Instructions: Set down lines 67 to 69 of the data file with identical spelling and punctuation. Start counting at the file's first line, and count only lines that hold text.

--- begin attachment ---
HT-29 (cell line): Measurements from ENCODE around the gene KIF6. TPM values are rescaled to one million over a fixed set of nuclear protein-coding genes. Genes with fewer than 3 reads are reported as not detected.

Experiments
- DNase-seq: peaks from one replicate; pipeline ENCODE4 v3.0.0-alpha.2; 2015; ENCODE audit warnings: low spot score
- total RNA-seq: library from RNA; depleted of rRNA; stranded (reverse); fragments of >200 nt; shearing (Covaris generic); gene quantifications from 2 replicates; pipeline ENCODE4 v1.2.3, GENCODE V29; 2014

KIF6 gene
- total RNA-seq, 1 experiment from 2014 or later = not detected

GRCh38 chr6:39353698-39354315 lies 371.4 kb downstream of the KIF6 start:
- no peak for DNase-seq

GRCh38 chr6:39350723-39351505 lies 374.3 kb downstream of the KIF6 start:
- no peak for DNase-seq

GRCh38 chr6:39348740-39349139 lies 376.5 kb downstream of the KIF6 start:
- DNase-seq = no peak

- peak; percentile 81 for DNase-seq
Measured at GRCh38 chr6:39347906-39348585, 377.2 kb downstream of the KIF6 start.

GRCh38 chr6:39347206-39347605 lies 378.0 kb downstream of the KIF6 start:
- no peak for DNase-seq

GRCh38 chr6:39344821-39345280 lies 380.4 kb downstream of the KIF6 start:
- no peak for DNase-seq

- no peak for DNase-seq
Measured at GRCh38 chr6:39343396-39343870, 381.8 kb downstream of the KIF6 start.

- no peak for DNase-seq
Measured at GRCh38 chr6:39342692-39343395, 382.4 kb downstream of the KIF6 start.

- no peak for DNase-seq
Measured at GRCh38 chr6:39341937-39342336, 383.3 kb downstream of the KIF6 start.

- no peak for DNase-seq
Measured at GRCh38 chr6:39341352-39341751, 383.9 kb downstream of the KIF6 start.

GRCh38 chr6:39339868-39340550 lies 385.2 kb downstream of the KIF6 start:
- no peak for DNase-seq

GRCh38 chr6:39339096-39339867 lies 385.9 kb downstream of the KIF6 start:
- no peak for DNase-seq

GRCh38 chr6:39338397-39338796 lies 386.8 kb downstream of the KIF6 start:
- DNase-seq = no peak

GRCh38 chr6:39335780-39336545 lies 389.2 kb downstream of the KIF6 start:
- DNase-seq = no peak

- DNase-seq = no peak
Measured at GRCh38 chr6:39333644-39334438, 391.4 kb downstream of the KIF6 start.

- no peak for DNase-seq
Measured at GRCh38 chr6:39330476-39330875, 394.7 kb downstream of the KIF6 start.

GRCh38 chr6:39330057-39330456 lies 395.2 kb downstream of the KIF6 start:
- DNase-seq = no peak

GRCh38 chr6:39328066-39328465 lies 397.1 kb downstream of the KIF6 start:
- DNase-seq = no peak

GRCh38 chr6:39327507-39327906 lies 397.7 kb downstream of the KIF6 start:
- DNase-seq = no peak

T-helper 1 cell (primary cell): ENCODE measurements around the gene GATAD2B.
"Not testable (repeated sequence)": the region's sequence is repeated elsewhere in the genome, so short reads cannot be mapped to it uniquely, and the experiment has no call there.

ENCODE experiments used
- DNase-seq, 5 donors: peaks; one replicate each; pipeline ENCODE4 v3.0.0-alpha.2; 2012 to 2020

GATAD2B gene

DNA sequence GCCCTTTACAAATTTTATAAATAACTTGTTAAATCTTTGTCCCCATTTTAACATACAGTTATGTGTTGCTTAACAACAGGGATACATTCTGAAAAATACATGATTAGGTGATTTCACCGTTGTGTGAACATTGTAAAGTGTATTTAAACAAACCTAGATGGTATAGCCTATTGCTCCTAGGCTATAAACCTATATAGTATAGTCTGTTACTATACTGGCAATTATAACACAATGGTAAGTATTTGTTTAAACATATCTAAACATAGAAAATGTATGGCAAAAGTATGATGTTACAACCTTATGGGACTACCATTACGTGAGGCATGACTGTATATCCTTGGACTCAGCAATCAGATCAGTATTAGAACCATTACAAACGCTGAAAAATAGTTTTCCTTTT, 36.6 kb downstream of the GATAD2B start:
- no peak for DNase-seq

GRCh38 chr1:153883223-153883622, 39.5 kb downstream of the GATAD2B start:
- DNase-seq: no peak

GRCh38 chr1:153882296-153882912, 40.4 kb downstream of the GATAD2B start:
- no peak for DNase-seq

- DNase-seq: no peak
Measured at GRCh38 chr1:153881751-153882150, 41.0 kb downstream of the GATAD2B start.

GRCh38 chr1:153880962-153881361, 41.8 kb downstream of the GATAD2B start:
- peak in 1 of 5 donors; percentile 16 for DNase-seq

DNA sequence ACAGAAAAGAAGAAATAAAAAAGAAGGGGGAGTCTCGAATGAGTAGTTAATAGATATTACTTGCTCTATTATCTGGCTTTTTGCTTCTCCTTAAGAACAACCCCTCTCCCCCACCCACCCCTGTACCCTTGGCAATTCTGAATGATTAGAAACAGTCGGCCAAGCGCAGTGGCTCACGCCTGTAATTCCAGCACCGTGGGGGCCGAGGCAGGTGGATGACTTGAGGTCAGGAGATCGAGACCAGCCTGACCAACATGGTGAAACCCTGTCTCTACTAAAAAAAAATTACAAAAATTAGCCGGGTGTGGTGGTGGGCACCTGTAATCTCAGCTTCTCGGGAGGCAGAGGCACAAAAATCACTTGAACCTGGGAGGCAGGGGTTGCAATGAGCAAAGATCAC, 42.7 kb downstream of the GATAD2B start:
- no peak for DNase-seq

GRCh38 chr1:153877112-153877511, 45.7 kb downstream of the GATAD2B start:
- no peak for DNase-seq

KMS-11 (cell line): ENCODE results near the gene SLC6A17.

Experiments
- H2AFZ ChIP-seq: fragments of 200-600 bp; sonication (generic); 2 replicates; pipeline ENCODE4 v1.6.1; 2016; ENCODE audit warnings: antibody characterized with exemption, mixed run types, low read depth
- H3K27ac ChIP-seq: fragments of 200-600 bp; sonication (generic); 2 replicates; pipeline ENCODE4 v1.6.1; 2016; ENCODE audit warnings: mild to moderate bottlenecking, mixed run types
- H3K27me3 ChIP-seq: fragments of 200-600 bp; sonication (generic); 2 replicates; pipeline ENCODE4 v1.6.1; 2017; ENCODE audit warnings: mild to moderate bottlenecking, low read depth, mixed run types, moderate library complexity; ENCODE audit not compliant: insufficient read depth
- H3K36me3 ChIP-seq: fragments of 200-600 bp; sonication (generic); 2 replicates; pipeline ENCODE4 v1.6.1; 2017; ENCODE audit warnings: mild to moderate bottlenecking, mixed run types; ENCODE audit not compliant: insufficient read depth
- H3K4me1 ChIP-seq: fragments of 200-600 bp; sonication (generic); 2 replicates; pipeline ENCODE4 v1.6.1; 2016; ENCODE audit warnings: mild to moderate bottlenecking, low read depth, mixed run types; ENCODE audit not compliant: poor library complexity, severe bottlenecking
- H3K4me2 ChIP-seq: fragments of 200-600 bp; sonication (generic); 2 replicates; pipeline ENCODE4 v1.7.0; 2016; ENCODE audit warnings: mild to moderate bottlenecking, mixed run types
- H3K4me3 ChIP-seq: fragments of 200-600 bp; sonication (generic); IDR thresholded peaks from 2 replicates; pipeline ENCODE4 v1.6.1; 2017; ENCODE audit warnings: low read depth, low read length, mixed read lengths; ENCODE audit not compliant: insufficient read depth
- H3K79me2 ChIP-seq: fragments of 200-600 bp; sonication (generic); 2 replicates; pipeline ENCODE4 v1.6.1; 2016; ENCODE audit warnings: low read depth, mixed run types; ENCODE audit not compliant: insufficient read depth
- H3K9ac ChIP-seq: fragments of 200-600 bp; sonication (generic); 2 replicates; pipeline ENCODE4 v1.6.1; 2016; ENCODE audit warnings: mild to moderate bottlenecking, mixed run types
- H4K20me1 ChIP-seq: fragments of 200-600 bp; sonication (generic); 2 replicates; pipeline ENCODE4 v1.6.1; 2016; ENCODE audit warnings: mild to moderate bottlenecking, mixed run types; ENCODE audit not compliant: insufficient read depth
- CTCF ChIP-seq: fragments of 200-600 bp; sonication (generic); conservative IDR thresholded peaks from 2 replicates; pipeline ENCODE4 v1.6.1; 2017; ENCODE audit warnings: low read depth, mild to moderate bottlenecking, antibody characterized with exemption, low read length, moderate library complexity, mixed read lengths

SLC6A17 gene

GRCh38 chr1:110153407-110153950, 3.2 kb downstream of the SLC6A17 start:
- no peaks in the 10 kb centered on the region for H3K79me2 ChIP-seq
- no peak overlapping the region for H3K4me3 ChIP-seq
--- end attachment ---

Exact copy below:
- H3K27ac ChIP-seq: fragments of 200-600 bp; sonication (generic); 2 replicates; pipeline ENCODE4 v1.6.1; 2016; ENCODE audit warnings: mild to moderate bottlenecking, mixed run types
- H3K27me3 ChIP-seq: fragments of 200-600 bp; sonication (generic); 2 replicates; pipeline ENCODE4 v1.6.1; 2017; ENCODE audit warnings: mild to moderate bottlenecking, low read depth, mixed run types, moderate library complexity; ENCODE audit not compliant: insufficient read depth
- H3K36me3 ChIP-seq: fragments of 200-600 bp; sonication (generic); 2 replicates; pipeline ENCODE4 v1.6.1; 2017; ENCODE audit warnings: mild to moderate bottlenecking, mixed run types; ENCODE audit not compliant: insufficient read depth